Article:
Yemen: UN food aid to Yemen be cut by half due to funding crisis

Reduction of food supplies comes as authorities confirm first case of coronavirus

epa08355968 A worker (R) disinfects the hands of a man before entering a supermarket, after the first case of coronavirus was reported in the war-ridden Arab country, in Sanaa, Yemen, 10 April 2020. Authorities in Yemen have reported the first known coronavirus infection in the war-torn nation, which until now was the last remaining country in the Arab world without any confirmed cases of the pandemic COVID-19 disease caused by the SARS-CoV-2 coronavirus.  EPA/YAHYA ARHAB
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The UN's food agency said on Friday that it was being forced to halve its aid supplies to Yemen's rebel-controlled areas because of a lack of funds.
More than two-thirds of Yemen's population are food insecure and the World Food Programme assists more than 12 million Yemenis.

More than 8 million of them live in areas under the control of the Houthi rebels.

"WFP's operation in Yemen is now facing a critical funding shortage and is left with no choice but to reduce assistance by half to avoid a full stop of assistance in the future," an agency spokesperson told The National.

From next week deliveries will only reach families every other month, instead of monthly, the spokesperson said.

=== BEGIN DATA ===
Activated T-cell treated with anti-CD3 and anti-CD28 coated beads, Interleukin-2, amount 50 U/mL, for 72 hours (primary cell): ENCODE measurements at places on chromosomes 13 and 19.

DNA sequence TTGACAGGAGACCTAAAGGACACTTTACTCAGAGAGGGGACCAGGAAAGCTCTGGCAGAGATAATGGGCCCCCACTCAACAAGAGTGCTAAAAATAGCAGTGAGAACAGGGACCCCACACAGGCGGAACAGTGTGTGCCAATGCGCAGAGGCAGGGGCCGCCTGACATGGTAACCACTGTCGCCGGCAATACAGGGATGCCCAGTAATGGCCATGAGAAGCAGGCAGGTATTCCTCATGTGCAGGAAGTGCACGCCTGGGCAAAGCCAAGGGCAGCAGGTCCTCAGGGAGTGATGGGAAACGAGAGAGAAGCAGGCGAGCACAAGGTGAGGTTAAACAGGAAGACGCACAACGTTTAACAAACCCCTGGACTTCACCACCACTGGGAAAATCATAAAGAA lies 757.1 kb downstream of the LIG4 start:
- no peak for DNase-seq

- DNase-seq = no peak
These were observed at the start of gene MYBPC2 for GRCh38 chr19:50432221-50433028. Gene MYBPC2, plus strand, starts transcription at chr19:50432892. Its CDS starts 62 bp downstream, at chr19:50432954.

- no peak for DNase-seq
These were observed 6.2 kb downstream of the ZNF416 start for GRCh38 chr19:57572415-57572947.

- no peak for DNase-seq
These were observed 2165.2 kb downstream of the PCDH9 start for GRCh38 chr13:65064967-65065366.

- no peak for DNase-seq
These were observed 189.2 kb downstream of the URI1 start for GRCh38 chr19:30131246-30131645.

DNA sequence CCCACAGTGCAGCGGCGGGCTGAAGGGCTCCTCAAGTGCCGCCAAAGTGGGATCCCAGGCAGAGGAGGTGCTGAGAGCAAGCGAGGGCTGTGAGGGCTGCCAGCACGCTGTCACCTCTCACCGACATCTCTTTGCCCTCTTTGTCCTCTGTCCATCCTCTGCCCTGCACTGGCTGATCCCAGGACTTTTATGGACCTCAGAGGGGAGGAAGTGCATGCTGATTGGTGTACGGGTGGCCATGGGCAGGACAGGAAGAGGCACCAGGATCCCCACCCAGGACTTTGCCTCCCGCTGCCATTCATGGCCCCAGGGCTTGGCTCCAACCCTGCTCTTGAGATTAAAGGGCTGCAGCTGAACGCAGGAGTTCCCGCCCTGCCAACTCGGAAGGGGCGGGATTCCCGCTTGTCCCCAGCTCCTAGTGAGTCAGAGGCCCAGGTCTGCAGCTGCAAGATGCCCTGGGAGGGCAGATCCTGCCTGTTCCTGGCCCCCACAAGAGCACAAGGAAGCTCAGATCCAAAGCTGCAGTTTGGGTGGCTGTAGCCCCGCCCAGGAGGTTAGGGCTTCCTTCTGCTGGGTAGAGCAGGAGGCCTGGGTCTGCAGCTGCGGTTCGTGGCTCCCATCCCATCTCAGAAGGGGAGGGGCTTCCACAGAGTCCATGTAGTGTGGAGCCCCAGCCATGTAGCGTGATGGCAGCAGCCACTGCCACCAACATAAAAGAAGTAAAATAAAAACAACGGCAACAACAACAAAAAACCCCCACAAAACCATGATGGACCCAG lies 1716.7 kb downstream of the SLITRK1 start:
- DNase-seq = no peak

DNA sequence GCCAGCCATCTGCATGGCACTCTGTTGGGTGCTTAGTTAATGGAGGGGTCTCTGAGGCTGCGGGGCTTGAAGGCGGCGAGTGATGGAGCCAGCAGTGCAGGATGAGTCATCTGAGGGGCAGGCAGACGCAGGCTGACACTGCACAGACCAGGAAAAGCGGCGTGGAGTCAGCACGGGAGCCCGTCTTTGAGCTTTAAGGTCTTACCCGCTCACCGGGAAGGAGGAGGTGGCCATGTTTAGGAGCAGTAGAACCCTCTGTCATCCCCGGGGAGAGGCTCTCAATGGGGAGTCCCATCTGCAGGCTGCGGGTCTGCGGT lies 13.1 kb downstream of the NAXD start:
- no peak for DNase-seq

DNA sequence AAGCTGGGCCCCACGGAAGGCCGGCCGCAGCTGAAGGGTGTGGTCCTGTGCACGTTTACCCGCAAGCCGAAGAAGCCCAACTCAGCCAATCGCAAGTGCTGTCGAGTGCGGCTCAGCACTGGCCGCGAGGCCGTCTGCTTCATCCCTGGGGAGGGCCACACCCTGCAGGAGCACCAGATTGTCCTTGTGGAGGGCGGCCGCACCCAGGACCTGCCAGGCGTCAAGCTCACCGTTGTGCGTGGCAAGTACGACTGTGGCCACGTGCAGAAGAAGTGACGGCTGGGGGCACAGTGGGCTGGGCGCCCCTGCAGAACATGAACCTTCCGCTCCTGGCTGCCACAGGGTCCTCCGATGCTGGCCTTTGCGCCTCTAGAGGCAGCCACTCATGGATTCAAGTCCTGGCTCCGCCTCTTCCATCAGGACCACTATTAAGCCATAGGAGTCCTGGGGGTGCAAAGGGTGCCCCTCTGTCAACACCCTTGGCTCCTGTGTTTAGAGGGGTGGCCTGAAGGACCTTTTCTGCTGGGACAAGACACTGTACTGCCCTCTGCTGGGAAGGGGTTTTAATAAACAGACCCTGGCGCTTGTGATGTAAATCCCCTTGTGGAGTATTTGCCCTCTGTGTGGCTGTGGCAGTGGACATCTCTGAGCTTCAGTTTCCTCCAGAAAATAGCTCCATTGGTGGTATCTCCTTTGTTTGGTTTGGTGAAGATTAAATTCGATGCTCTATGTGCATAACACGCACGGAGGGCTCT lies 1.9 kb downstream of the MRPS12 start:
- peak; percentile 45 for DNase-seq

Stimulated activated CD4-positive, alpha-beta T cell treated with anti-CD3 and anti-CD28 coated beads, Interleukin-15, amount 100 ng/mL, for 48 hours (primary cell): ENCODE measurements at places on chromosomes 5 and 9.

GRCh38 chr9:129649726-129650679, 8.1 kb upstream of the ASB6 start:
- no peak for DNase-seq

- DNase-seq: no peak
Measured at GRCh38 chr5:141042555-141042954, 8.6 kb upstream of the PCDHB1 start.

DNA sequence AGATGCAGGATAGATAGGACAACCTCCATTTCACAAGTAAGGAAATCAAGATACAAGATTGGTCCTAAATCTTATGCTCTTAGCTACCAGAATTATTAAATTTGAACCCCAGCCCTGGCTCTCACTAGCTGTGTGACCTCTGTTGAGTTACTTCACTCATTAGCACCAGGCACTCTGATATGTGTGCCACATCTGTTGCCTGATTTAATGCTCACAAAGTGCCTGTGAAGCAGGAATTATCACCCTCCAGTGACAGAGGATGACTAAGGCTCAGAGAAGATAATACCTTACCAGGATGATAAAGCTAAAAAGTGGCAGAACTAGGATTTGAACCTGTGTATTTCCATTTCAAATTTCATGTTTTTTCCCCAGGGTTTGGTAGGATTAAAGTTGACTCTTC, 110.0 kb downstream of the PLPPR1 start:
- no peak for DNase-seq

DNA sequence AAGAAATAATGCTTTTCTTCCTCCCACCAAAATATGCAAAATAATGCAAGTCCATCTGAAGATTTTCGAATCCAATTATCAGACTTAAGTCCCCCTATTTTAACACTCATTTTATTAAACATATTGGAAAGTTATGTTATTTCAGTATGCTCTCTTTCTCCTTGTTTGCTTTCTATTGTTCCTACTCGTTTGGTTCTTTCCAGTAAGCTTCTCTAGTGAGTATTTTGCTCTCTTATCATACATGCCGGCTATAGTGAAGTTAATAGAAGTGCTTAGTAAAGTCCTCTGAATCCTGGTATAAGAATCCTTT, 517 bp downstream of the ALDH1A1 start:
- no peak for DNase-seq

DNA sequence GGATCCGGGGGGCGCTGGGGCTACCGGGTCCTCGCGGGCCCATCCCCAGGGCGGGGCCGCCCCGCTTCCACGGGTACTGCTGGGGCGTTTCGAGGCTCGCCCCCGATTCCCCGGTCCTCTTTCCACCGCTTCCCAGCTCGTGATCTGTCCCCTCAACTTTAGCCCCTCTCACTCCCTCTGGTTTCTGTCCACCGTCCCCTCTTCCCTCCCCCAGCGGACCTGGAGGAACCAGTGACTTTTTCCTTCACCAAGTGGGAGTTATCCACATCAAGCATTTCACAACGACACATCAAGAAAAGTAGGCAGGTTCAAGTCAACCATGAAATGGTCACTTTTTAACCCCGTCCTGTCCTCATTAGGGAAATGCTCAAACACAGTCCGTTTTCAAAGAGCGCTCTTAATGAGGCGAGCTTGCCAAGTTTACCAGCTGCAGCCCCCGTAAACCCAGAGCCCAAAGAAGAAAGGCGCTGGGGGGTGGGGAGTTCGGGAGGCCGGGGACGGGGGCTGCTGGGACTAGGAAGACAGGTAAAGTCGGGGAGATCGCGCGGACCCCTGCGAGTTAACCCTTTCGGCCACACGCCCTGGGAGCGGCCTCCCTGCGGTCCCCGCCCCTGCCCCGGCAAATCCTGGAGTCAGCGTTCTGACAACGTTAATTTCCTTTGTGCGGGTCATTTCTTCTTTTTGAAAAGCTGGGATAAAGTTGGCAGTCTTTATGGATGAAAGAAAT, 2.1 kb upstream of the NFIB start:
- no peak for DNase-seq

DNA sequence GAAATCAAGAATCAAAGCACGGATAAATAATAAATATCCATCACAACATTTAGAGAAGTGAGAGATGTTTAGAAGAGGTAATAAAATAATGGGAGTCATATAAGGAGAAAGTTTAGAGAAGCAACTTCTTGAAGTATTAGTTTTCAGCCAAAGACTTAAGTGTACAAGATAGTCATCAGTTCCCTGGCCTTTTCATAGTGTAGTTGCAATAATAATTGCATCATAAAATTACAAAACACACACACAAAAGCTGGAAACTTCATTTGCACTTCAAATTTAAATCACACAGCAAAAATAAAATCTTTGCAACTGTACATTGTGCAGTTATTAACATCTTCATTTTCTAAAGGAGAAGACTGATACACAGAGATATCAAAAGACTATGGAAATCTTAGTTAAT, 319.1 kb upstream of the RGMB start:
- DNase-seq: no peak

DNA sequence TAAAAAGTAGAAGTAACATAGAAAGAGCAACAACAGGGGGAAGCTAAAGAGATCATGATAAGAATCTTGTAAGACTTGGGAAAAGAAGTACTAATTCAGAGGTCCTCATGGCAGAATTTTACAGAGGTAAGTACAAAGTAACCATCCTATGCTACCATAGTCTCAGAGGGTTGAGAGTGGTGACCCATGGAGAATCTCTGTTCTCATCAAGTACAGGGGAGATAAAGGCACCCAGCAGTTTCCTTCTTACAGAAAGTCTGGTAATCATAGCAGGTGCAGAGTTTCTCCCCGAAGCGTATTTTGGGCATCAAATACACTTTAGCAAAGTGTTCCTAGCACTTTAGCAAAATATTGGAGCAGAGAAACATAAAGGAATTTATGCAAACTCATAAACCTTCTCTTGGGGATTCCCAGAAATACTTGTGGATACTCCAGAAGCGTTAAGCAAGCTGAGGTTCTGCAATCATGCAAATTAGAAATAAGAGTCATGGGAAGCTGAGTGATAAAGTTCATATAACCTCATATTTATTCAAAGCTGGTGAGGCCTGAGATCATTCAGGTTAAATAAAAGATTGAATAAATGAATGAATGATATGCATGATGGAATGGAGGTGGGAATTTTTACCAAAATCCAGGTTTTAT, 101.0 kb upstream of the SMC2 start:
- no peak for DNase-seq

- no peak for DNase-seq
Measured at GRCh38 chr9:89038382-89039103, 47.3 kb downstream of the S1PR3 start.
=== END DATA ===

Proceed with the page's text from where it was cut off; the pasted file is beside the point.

Aid reduction will only occur in rebel held areas and will continue at current levels in government held areas and 11 contests districts, said the spokesperson.

In recent months, the agency has faced severe challenges in distributing aid across the county.
"The environment for humanitarian operations in areas of Yemen controlled by the de-facto authorities has seen has become increasingly challenging and problematic," the spokesperson said.

“WFP calls on the de-facto authorities to honour agreements and to introduce the confidence measures needed for donations and full operations to resume,” said the spokesperson.

The UN agency previously said it required about $200 million (Dh734.6m) per month as it scaled up its operations to reach 12 million people.
The war in Yemen started in 2014, when the Iranian-backed Houthis seized the capital Sanaa.

It pushed the internationally recognised government to request a Saudi-led coalition to intervene on its behalf to oust the rebels and restore it to power.
After five years war that has killed over 100,000 people and destroyed more than half of the country's hospitals and clinics, the conflict has largely settled into a bloody stalemate.
The UN has described Yemen as the world's worst humanitarian disaster. After experiencing the worst cholera outbreaks in modern history, the country faces another challenge from the novel coronavirus pandemic.
Yemen on Friday announced its first case of the disease, triggering fears of an outbreak that could devastate its crippled healthcare system.
The government said the patient was a 73-year-old male in the port town of Al Sheher in the government-controlled province of Hadramawt. He is being treated and in a stable condition, officials said.

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